In Apollo Education Group Inc. v. National Union Fire Insurance Company of Pittsburgh, the Arizona Supreme Court found that the reasonableness of the insurer’s decision to refuse to consent to settlement under a directors and officers policy is determined from the insurer’s perspective — not that of the insured.
Apollo stems from a multimillion-dollar settlement following litigation surrounding an education company’s practice of backdating stock options for corporate executives. A Wall Street Journal exposé on the company’s backdating practice resulted in a significant drop in stock price, regulatory scrutiny, and eventually a class action lawsuit. The court dismissed the class litigation, and pending an appeal of that dismissal, the parties reached a settlement agreement. The company’s insurer, however, refused to consent to the settlement, prompting the education company to initiate the coverage action.
The court began its analysis with the plain language of the D&O policy, which contained a consent-to-settlement provision but imposed no duty to defend on the insurer. The court found that because the provision speaks of the insured only in regard to what it may not do — enter into a settlement without consent of the insurer — and speaks from the perspective of the insurer in all other regards, it follows that the reasonableness of the insurer’s consent is from the insurer’s perspective. The court noted the overall context of the contract, which was negotiated between two sophisticated parties. The court further reasoned that because the policy does not impose a duty to defend on the insurer, the insurer has no control over the defense and thus is left to the insured’s whim.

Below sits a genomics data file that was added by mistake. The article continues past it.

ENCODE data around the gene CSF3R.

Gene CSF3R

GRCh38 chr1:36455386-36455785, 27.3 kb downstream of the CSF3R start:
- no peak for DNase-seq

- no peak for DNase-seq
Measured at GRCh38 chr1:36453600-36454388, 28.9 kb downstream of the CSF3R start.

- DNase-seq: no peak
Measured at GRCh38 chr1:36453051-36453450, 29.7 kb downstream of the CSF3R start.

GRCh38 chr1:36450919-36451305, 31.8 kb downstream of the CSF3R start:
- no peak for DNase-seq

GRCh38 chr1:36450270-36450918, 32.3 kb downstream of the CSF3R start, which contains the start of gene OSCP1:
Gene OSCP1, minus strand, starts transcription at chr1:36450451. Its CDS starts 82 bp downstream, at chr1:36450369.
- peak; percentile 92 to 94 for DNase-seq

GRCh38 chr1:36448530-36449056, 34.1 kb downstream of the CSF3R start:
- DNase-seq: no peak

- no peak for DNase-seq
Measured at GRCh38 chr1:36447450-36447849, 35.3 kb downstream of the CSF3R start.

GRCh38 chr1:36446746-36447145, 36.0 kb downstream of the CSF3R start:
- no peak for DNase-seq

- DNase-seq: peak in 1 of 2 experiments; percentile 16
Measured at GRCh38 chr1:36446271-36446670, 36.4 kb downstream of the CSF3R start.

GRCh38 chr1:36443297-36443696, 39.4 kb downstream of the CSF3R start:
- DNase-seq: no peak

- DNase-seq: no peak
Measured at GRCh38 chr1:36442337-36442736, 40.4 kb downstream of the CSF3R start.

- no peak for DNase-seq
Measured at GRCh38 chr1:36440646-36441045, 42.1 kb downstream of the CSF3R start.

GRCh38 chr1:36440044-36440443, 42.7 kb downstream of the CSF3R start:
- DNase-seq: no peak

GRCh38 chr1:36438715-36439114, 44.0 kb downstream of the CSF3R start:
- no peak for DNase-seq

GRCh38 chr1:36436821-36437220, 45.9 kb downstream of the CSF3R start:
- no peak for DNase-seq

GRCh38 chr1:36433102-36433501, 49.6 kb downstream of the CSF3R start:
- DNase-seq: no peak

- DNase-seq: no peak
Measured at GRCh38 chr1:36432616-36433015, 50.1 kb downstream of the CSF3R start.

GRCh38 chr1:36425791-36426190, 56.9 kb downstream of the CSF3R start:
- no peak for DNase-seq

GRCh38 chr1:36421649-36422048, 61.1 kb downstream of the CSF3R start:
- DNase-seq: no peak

After holding that reasonableness is from the insurer’s perspective, the Arizona Supreme Court set forth that in order to act reasonably, the insurer is obligated to “conduct a full investigation into the claim.” The court explained that the insurer must fairly evaluate not only whether the claim is covered but also the value of the claim, looking to the underlying theories of liability and defenses and the monetary exposure. The insurer is, however, free to disregard insured-centric concerns, such as the insured’s financial status and public image, in its evaluation.